It remains to be seen if car sales will be sustained at higher levels, but the glass looks half full at this point. New car inventories are near all-time lows so inventory rebuilding in coming months should boost GDP pretty significantly, perhaps leading to a positive GDP print for the third quarter.
The car companies are not the only beneficiaries, however. “Cash for Clunkers” helps consumers and the country as a whole too. Higher fuel efficiency should not be understated. Consumers will save money by spending less to fill up their gas tanks, freeing up money for other things. In addition, less pollution from the new vehicles not only is safer for Americans but the environment in general as well.
Despite skepticism from many, this program does this show that smart government spending can stimulate the economy. In this case it does so in more ways than one, making the investment well worth the several billion dollars spent.
Full Disclosure: No positions in Ford or GM at the time of writing, but positions may change at any time
Typically when I write about individual stocks on this blog I share bullish ideas that I am either long or thinking about going long. I was recently doing some work on AutoNation (AN), however, and since the stock looks pricey to me I figured I would share a bearish case as well.
The reason for a contrarian like me to look under the hood of AutoNation is pretty straightforward. The U.S. automobile industry is obviously struggling right now but AN has strong management and the dealers are in better shape than the car markers themselves (cost structures are more in-line without union obligations, etc). Couple that with strong buy side interest from Eddie Lampert’s ESL Investments and Bill Gates affiliated Cascade Investments and my interest was peaked.
That said, it appears that I missed the boat on AutoNation, at least for now. The stock has soared 350% from under $4 per share to near $18, just below a 52-week high. The stock’s P/E of around 20x is high, but part of that is due to cyclically poor earnings during the current recession.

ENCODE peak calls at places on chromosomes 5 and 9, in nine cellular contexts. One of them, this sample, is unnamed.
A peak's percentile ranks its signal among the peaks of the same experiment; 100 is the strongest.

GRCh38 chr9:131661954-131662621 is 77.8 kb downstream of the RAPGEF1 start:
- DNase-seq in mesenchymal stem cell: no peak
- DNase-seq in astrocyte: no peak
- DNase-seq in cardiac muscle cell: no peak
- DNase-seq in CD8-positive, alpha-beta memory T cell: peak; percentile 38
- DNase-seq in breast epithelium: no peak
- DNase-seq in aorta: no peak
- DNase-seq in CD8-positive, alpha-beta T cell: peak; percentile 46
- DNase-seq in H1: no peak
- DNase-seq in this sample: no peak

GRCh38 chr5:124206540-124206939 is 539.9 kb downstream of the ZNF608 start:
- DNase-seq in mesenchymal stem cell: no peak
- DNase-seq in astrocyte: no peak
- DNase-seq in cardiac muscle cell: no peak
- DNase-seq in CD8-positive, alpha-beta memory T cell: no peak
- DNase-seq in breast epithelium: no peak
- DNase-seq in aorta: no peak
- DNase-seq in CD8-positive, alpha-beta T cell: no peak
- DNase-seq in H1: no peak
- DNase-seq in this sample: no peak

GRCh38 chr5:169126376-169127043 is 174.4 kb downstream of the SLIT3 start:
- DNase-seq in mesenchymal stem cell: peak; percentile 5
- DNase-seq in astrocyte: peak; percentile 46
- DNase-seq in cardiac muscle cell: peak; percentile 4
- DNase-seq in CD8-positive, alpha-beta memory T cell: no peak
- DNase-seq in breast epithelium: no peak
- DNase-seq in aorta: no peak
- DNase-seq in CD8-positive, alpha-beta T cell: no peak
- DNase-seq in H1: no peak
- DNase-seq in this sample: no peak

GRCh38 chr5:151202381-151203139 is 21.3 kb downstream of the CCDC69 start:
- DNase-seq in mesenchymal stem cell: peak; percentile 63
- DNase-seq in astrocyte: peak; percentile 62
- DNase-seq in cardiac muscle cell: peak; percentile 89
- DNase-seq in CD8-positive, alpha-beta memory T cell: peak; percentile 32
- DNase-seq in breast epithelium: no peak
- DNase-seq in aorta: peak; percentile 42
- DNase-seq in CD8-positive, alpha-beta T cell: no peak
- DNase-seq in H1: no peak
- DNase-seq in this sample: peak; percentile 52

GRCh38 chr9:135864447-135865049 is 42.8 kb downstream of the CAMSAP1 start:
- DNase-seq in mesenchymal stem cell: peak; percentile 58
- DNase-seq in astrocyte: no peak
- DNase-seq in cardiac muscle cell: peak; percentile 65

I looked back at AutoNation’s financial statements for 2006-2007 and found that earnings per share peaked at around $1.45 during the boom years. Even at that level of profitability, AN stock trades at 12 times earnings, hardly a bargain for a slow growing automobile retailer.
AutoNation has a strong share buyback program in place, which is attractive to me, and the auto retail business should slowly improve in coming years, so AN is on my radar screen. However, given the current price and the move the stock has already made (ESL and Cascade timed their buys very well), I am not a buyer here. If we got down to the low teens, perhaps I would take another look.
Full Disclosure: No position in AutoNation at the time of writing, but positions may change at any time
I kid, of course. The market is up 200 points today, not because GM is filing bankruptcy, but rather because investors seem to understand that the event itself is not at all catastrophic. After all, Chrysler is emerging from bankruptcy shortly and actually saw sales go up after they filed. It seems that most people, investors and car buyers alike, understand that Chapter 11 is a legal corporate process first and foremost and should be an afterthought to car buyers. Still, who would have thought the market would react quite so well initially?